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This Day in History

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On This Day in History September – October 2017

September
September 25 In 1957, with 300 United States Army troops standing guard, nine black children were escorted to Central High School in Little Rock, Arkansas, days after unruly white crowds had forced them to withdraw.
September 26 In 1960, the first televised debate between presidential candidates Richard M. Nixon and John F. Kennedy took place in Chicago.
September 27 In 1964, the Warren Commission issued a report concluding that Lee Harvey Oswald had acted alone in assassinating President Kennedy.
September 28 In 1924, two United States Army planes landed in Seattle, Washington, having completed the first round-the-world flight in 175 days.
September 29 In 1957, the New York Giants played their last game at the Polo Grounds, losing to the Pittsburgh Pirates 9-1. The Giants moved to San Francisco for the next season.
September 30 In 1938, British and French leaders agreed to allow Nazi Germany to occupy sections of the Sudeten region of Czechoslovakia.
October
October 1 In 1961, Roger Maris of the New York Yankees hit his 61st home run of the season, breaking Babe Ruth’s record of 60 set in 1927.
October 2 In 1967, Thurgood Marshall was sworn in as an associate justice of the United States Supreme Court; he was the first African-American appointed to the nation’s highest court.
October 3 In 1990, West Germany and East Germany ended 45 years of postwar division, declaring the creation of a new unified country.
October 4 In 1957, the Space Age began as the Soviet Union launched Sputnik, the first man-made satellite, into orbit.
October 5 In 1947, in the first televised White House address, President Truman asked Americans to refrain from eating meat on Tuesdays and poultry on Thursdays to help stockpile grain for starving people in Europe.
October 6 In 1981, Egyptian President Anwar Sadat was shot to death by extremists while reviewing a military parade.
October 7 In 1985, Palestinian gunmen hijacked the Italian cruise ship Achille Lauro in the Mediterranean with more than 400 people aboard.
October 8 In 1982, all labor organizations in Poland, including Solidarity, were banned.
October 9 In 1967, Latin American guerrilla leader Che Guevara was executed in Bolivia while attempting to incite revolution.
October 10 In 1973, Vice President Spiro T. Agnew pleaded no contest to one count of federal income tax evasion and resigned his office.
October 11 In 1968, Apollo 7, the first manned Apollo mission, was launched with astronauts Wally Schirra, Donn Fulton Eisele and R. Walter Cunningham aboard.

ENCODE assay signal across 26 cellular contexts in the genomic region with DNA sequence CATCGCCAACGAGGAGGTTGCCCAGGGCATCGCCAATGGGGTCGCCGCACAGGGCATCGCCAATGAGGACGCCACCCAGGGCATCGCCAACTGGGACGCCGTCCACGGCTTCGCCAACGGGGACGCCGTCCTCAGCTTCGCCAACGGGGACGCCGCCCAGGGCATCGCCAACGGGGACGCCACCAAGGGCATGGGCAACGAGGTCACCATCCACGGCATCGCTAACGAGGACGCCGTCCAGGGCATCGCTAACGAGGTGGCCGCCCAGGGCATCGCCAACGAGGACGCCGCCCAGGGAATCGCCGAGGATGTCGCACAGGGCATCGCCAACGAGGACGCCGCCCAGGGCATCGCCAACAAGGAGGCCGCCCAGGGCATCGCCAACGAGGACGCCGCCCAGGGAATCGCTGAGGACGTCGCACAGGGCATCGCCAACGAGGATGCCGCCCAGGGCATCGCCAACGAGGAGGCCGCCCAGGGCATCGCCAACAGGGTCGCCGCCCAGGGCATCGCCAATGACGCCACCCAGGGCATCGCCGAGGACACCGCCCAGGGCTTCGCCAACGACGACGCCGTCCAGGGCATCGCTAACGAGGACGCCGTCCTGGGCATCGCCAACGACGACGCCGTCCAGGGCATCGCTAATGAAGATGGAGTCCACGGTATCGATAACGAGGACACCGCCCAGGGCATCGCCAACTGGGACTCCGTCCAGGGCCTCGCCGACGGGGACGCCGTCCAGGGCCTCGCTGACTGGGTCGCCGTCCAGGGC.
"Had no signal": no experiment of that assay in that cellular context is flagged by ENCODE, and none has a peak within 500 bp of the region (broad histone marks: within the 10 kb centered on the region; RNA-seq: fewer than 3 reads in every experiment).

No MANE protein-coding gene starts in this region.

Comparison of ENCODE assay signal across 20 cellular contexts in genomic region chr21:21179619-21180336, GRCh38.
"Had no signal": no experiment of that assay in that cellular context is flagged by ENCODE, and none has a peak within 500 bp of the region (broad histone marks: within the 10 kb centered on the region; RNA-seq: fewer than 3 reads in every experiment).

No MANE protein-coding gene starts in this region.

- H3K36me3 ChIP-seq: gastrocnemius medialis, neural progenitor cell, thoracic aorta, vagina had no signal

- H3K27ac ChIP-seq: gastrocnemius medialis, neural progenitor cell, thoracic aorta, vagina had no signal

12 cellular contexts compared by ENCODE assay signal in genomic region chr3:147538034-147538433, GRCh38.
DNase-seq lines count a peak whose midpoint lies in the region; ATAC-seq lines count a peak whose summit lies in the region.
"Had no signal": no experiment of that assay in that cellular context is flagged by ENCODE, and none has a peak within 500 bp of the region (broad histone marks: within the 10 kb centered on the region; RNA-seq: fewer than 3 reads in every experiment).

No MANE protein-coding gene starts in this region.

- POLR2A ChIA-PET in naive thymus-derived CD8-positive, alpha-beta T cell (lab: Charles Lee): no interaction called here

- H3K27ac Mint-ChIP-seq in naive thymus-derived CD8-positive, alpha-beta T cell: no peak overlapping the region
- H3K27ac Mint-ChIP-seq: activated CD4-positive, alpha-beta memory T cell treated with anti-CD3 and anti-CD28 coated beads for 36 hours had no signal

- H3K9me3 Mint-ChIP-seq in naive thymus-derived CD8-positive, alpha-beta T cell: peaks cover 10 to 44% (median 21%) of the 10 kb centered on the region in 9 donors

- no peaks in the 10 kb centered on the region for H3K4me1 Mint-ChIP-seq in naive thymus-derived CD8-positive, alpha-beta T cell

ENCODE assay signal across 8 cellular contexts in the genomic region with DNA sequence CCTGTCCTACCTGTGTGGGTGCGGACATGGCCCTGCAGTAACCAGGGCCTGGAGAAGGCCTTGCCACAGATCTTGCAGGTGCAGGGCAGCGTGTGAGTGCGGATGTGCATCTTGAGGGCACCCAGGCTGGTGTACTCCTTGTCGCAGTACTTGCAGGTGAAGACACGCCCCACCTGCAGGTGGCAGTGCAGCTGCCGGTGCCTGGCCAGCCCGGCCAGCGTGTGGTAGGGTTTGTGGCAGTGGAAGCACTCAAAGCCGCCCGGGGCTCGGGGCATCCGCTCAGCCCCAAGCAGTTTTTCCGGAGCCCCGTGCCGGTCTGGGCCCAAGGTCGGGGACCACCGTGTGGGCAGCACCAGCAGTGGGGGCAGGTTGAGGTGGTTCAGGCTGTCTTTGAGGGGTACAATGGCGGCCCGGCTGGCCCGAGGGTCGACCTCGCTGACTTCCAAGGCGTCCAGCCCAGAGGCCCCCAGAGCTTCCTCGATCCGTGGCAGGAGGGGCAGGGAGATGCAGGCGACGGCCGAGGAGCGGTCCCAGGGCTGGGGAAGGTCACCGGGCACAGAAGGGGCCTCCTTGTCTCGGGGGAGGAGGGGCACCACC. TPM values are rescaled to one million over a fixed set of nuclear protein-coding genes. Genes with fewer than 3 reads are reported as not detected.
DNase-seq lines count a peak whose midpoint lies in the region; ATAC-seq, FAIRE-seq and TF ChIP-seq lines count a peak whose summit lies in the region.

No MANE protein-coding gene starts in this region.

October 12 In 2000, the Navy destroyer Cole was attacked in an al-Qaeda suicide bombing while in port in Aden, Yemen, killing 17 sailors and injuring dozens more.
October 13 In 1943, Italy declared war on Germany, its one-time Axis partner.
October 14 In 1964, civil rights leader Martin Luther King Jr. was named winner of the Nobel Peace Prize.
October 15 In 1964, it was announced that Soviet leader Nikita S. Khrushchev had been removed from office. He was succeeded as premier by Alexei N. Kosygin and as Communist Party secretary by Leonid I. Brezhnev.
October 16 In 1964, China detonated its first atomic bomb.
October 17 In 1931, mobster Al Capone was convicted of income tax evasion and sentenced to 11 years in prison. He was released in 1939.
October 18 In 1968, the United States Olympic Committee suspended two black athletes, Tommie Smith and John Carlos, for giving a “black power” salute as a protest during a victory ceremony in Mexico City.
October 19 In 1987, the stock market crashed as the Dow Jones Industrial Average plunged 508 points, or 22.6 percent in value – its biggest-ever percentage drop.
October 20 In 1973, in the so-called Saturday Night Massacre, President Nixon abolished the office of special Watergate prosecutor Archibald Cox, accepted the resignation of Attorney General Elliot L. Richardson and fired Deputy Attorney General William B. Ruckelshaus.
October 21 In 1879, Thomas Edison invented a workable electric light at his laboratory in Menlo Park, N.J.
October 22 In 1962, President Kennedy announced an air and naval blockade of Cuba, following the discovery of Soviet missile bases on the island.
October 23 In 1983, a suicide truck-bombing at Beirut International Airport in Lebanon killed 241 United States Marines and sailors; a near-simultaneous attack on French forces killed 58 paratroopers.
October 24 In 1945, the United Nations officially came into existence as its charter took effect.
October 25 In 1971, the United Nations General Assembly voted to admit mainland China and expel Taiwan.
October 26 In 1994, Prime Minister Yitzhak Rabin of Israel and Prime Minister Abdel Salam Majali of Jordan signed a peace treaty in a ceremony attended by President Clinton.
October 27 In 1904, the first rapid transit subway, the IRT, opened in New York City.
October 28 In 1886, the Statue of Liberty, a gift from the people of France, was dedicated in New York Harbor by President Cleveland.
October 29 In 1929, Black Tuesday descended upon the New York Stock Exchange. Prices collapsed amid panic selling and thousands of investors were wiped out as America’s Great Depression began.
October 30 In 1974, Muhammad Ali knocked out George Foreman in the eighth round of a 15-round bout in Kinshasa, Zaire, to regain his world heavyweight title.
October 31 In 1984, Indian Prime Minister Indira Gandhi was assassinated near her residence by two Sikh security guards.

http://learning.blogs.nytimes.com/on-this-day/

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